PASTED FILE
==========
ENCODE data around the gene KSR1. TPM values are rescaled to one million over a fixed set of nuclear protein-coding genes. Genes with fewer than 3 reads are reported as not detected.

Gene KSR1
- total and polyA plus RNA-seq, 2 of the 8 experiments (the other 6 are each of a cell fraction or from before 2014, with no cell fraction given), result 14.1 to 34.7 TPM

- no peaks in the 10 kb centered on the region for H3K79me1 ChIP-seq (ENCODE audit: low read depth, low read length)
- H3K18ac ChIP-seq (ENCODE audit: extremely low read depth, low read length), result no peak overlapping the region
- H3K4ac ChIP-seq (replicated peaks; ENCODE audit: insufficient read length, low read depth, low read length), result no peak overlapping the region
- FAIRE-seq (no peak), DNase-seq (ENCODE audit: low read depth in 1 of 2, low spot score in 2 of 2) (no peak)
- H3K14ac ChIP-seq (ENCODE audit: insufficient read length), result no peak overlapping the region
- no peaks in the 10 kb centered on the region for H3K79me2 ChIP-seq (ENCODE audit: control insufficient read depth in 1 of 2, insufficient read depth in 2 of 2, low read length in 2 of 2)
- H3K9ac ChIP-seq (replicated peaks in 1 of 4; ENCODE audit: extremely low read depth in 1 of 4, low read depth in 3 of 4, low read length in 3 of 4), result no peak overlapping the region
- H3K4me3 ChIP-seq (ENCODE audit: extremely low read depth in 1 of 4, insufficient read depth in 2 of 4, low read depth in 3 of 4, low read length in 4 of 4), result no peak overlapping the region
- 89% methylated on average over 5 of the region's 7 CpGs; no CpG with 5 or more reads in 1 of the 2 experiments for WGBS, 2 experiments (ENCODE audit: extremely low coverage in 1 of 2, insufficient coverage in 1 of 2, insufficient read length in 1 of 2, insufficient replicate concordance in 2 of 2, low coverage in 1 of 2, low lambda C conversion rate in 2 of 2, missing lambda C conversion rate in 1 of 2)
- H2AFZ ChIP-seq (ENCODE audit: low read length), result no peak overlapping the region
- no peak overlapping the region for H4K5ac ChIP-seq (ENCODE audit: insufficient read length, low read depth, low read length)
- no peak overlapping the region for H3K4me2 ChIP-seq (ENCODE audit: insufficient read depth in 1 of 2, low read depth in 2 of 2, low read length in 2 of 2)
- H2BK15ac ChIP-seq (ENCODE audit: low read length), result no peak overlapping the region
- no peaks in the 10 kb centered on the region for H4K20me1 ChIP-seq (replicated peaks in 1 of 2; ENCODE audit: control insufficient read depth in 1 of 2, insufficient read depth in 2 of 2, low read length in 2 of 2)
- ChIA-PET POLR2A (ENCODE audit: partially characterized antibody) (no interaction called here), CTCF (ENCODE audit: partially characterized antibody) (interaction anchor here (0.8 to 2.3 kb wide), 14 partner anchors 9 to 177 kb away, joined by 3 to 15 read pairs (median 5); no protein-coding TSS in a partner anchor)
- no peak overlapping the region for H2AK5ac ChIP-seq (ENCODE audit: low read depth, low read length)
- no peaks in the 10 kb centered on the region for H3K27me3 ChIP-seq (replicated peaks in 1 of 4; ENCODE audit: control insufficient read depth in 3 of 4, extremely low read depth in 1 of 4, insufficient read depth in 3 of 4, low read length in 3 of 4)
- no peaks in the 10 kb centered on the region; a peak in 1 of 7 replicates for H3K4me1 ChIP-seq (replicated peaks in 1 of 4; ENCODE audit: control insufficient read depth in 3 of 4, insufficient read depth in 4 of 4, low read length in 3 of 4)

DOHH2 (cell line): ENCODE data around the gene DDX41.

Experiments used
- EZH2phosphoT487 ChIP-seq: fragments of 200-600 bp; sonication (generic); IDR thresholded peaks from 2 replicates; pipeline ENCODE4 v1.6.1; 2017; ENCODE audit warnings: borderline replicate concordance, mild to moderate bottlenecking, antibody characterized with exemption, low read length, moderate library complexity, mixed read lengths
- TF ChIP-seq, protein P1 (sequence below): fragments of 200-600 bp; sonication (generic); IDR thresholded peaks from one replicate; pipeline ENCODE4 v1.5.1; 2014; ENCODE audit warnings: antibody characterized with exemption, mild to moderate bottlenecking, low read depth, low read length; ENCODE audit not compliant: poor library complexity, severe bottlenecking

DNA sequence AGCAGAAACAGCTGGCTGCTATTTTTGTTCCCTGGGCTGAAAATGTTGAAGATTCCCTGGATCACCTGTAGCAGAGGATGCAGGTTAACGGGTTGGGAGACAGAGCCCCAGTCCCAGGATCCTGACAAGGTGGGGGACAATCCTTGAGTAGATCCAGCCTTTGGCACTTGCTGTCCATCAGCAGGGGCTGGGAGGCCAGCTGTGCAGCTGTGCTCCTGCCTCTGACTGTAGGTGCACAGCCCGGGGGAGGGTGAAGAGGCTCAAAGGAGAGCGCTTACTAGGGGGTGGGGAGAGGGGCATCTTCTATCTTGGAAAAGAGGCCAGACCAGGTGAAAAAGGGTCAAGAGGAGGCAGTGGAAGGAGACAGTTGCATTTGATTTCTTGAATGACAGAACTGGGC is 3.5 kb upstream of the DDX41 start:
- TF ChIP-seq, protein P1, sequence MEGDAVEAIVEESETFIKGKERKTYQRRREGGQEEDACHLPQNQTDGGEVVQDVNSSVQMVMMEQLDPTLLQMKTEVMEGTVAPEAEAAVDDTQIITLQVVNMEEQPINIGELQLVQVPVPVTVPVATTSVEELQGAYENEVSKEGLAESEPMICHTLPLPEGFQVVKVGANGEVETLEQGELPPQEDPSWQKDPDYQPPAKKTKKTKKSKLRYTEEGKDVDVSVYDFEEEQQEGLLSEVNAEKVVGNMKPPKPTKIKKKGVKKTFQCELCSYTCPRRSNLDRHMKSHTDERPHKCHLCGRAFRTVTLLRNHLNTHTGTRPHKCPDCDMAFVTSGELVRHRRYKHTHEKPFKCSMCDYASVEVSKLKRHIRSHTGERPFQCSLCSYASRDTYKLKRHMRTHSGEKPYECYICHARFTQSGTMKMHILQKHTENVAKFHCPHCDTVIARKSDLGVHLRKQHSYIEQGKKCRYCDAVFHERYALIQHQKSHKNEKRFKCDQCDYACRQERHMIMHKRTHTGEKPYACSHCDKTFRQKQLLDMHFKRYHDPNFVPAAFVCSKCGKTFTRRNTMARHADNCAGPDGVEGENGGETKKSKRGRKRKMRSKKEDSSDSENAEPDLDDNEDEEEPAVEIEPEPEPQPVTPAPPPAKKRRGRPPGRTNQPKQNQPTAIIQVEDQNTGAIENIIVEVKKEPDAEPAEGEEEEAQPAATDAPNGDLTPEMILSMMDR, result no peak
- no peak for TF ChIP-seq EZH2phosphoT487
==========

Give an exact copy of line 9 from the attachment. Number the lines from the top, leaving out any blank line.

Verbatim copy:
- no peaks in the 10 kb centered on the region for H3K79me2 ChIP-seq (ENCODE audit: control insufficient read depth in 1 of 2, insufficient read depth in 2 of 2, low read length in 2 of 2)